August 21, 2013

The Symphony and the Sorrow: A Review of Julie Marie Wade's Postage Due by Hillary Katz

cover credit: White Pine Press
Postage Due by Julie Marie Wade
White Pine Press (2013)

Review by Hillary Katz

Julie Marie Wade’s Postage Due is a familiar yet unique coming-of-age journey through prose poetry. By using varying form and perspective, Wade chronicles her girlhood with the masked but overriding wisdom of adult experience. She heavily references a number of literary, movie, and television characters and actors, including the disgraced Hester Prynne, the naïve Dorothy Gale, and the independent Mary Tyler Moore, as well as real-life people such as the author’s mother and despised dermatologist. Wade connects all of these people to her personal oppression, confusion, and maturation that follow central themes of burgeoning self-discovery and sexuality.

Much of the book consists of direct letters and postcards. Although these forms are effective in portraying the struggle and angst of the speaker, they often lack the linguistic musicality and surprise that separates poetry from prose. In fact, many of the direct letter poems, such as “Dear Mary Tyler Moore:” seem to be better suited for a young adult novel than a poetry collection due to their juvenile tone and sentiment. For example, Wade writes:
Well, I like to swear sometimes. It’s liberating. And I’ve sampled cigarettes, & I’ve gotten high a few times, & I don’t think it’s such a crime. (I certainly don’t think it’s evil.) And even though I’m probably never going to be a true bad-ass like Rizzo, I’m already way past Sandra Dee. Does that make sense? It’s like I just haven’t been able to experience so many things, & now I’m hungry (starving, actually) to get out & try everything.
Although the self-realization here is one that many people can relate to, the writing’s literal nature relates more to Judy Blume’s Are You There God? It’s Me Margaret than to a serious book of poetry.

This is not to say that the author is incapable of musicality and surprising language. More “grown-up” poems are interspersed throughout the book, including several religion-themed ones and a few ekphrastic poems. These sparser, “older” poems are a welcomed relief to the dominant teenage-torment-themed pieces. The uses of memory and seeing the self from an outsider’s perspective are well placed and presented in a lyrical, subtle way that creates mystery and intrigue for readers. For example, the book’s opening poem, “Aubade,” paints an imagistic picture of summer in Pittsburgh with an interestingly weighty tone. The speaker states, “I remember being born,” and ends with “Stay close. The earth is shaking / (or) / I see you, / even when / you’re hidden.”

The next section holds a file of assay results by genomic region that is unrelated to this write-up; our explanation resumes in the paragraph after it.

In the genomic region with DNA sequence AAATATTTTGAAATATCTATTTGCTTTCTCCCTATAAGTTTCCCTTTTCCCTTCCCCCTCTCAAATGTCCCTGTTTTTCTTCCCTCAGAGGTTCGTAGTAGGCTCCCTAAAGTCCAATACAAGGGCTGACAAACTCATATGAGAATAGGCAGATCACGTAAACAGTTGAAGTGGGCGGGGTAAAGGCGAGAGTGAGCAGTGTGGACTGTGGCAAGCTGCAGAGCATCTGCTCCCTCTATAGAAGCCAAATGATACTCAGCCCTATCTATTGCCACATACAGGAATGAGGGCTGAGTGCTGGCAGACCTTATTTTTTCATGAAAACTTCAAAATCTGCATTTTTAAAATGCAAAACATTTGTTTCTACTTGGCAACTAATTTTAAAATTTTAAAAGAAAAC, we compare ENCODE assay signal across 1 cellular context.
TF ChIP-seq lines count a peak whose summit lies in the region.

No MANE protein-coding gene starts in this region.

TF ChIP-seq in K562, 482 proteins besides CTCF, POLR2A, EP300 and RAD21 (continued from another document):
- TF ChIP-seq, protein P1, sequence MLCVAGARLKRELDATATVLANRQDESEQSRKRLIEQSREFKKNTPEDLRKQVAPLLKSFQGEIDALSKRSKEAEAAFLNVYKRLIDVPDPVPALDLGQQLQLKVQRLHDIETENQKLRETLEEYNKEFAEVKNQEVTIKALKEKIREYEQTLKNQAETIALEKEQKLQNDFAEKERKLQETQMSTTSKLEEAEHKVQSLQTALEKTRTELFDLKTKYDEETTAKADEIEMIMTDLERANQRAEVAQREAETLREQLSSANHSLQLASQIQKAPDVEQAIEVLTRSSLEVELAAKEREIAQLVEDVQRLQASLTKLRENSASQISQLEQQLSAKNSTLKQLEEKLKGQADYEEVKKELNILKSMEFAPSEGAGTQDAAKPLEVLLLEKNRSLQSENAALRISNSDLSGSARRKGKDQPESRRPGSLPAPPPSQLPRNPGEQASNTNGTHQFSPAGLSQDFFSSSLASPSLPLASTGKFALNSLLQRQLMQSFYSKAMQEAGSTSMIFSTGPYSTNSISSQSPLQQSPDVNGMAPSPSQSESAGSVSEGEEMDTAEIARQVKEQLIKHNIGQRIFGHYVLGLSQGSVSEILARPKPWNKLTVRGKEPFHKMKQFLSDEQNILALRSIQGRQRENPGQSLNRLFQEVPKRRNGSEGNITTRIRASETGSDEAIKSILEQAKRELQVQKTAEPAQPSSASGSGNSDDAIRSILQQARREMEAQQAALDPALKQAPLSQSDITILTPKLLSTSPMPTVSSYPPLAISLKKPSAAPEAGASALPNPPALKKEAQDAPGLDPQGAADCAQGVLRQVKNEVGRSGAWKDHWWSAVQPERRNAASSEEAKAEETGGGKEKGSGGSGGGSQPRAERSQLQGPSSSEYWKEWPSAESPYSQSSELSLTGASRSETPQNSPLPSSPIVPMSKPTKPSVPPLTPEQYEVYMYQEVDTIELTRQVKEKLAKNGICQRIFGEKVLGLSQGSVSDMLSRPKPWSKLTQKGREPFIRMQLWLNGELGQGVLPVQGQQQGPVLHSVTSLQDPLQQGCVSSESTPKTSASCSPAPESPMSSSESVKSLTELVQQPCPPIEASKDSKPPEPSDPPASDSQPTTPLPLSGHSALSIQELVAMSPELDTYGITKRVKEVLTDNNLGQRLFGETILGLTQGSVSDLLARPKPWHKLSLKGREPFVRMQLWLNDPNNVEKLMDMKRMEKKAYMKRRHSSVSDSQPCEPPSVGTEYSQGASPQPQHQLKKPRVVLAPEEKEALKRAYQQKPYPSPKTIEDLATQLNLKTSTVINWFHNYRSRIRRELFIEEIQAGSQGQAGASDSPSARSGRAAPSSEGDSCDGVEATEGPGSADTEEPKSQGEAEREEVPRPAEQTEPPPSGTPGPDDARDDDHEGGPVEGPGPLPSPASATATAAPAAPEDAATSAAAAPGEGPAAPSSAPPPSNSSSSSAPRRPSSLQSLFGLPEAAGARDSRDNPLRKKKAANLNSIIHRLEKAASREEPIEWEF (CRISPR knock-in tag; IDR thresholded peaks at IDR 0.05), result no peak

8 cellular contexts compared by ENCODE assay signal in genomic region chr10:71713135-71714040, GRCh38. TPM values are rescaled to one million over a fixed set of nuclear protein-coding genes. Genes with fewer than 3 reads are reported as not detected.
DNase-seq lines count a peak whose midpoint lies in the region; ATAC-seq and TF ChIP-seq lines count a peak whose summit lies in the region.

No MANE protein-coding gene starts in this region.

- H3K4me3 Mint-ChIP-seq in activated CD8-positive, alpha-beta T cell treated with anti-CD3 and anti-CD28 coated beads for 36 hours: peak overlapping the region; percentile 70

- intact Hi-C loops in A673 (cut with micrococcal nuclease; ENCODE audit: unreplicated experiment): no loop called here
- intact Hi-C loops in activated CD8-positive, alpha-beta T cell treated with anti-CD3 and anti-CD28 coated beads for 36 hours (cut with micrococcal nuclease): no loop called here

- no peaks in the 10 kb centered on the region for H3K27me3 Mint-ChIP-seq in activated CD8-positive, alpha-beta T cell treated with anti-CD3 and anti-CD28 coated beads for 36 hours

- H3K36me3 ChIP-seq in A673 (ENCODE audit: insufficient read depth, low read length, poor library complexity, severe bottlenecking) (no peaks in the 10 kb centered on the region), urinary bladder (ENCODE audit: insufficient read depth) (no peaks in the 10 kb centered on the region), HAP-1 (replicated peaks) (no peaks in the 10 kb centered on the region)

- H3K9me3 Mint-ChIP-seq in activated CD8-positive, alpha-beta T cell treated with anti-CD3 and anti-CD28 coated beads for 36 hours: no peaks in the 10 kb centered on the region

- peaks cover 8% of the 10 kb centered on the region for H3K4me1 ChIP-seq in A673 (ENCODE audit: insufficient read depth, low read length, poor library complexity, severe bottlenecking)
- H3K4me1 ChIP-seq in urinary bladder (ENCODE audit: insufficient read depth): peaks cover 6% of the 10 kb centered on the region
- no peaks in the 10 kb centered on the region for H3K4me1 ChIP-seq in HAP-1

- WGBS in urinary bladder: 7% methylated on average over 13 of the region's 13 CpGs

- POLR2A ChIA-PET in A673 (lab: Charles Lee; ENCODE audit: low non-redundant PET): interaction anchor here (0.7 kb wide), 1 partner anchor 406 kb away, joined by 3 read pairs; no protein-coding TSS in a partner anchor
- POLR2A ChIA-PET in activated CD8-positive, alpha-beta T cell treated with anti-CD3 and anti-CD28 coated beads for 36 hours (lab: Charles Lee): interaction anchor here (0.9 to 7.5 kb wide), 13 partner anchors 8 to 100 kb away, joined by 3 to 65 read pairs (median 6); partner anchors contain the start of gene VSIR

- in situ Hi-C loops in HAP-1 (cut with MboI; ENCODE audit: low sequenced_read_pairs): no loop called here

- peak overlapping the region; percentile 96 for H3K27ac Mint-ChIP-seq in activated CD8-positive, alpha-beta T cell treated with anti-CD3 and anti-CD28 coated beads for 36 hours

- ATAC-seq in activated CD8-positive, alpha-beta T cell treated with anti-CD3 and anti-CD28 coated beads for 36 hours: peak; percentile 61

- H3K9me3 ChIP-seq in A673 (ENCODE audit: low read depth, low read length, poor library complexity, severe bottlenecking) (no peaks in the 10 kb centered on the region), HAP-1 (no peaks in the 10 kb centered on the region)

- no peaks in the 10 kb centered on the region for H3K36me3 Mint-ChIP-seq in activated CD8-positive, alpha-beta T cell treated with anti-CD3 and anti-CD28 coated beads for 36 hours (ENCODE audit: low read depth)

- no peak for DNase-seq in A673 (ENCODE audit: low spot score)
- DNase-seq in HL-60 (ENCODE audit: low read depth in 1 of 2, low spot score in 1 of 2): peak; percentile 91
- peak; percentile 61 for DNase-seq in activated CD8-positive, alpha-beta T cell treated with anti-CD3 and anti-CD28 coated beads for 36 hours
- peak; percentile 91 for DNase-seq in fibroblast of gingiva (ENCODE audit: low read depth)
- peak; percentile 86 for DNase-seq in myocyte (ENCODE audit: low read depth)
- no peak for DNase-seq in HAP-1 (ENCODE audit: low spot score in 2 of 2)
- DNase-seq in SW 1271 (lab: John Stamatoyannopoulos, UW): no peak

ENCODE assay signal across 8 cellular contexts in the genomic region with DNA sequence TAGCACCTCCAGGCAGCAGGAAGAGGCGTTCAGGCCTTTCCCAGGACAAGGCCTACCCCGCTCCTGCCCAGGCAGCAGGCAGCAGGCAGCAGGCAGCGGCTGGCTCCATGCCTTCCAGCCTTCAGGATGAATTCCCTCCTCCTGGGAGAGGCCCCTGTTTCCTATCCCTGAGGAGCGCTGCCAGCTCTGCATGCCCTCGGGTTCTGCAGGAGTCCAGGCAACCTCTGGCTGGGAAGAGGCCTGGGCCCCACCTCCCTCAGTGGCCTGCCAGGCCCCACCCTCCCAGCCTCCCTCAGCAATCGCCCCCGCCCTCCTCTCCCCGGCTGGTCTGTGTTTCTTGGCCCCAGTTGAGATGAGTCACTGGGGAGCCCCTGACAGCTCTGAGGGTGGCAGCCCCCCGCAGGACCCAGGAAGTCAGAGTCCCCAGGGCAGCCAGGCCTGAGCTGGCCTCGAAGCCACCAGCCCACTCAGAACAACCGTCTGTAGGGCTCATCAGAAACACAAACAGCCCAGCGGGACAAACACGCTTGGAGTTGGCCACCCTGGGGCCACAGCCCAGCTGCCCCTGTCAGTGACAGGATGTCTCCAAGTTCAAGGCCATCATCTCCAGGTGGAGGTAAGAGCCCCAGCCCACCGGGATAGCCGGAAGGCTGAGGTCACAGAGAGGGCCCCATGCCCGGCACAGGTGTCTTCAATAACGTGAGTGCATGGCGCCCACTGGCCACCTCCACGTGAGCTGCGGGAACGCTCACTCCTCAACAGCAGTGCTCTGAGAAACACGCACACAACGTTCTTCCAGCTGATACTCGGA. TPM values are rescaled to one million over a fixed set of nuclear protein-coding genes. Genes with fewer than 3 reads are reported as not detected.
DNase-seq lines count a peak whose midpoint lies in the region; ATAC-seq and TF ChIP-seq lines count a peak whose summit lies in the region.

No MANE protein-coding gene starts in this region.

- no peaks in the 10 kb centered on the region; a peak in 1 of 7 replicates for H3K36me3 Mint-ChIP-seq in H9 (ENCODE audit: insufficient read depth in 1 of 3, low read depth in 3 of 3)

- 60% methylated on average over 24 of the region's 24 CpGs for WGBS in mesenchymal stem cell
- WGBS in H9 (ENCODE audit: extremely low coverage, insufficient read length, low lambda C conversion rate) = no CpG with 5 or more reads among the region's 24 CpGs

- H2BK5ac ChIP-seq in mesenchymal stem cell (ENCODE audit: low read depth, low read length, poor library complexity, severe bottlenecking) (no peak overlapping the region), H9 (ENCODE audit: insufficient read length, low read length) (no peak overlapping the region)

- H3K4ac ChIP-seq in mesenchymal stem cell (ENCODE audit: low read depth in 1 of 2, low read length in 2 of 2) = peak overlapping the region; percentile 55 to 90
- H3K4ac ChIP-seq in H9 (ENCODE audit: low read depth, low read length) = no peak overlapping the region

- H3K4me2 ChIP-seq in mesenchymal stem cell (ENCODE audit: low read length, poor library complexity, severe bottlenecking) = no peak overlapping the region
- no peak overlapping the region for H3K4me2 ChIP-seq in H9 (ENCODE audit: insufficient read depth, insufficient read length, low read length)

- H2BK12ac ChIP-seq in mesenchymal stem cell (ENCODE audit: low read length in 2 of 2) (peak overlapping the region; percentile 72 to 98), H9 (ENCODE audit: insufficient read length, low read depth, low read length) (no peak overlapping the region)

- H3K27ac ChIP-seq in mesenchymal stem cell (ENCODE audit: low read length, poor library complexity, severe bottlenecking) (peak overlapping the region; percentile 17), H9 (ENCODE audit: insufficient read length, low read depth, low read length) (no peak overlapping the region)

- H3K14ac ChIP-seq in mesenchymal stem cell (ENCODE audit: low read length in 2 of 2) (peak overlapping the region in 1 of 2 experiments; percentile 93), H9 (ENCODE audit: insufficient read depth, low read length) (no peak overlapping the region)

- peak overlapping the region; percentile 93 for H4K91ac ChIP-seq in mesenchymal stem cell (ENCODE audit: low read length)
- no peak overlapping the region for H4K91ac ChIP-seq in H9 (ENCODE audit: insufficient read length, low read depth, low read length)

A successful direct reference poem is “This Thing I Want, I Know Not What (A Correspondence with Mick Kelly).” The speaker’s imagined conversation with the protagonist of Carson McCullers’s The Heart is a Lonely Hunter cuts to the loneliness and confusion of adolescence in a refreshingly understated way. Wade writes, “Difference is the darkest word in this whole / hard language,” to explain the isolation felt by her younger self. In an exploration of her sexuality, the speaker reveals a surprising and intimate (presumably first-time) scene:
Under the pelt of his skin, I was hiding. I still
remember how heavy he was, rocking
from side to side. I didn’t want to be that kind of woman,
the kind that turns to sawdust in their hands.
The animalistic “pelt of his skin” portrays the rawness of inexperience, and the reflection of wanting something different than the stereotypical submissive female norm is important to the book’s central ideas—both for readers and for humanity as a progressive species steering away from gender rules.

The poem ends with the resonating line, “So this is the symphony then, this is the sorrow.” Truly, this line embodies the heart of Postage Due—the ongoing, essential process of discovering one’s self, and the strange juxtaposition of pain and beauty that inherently comes with it.

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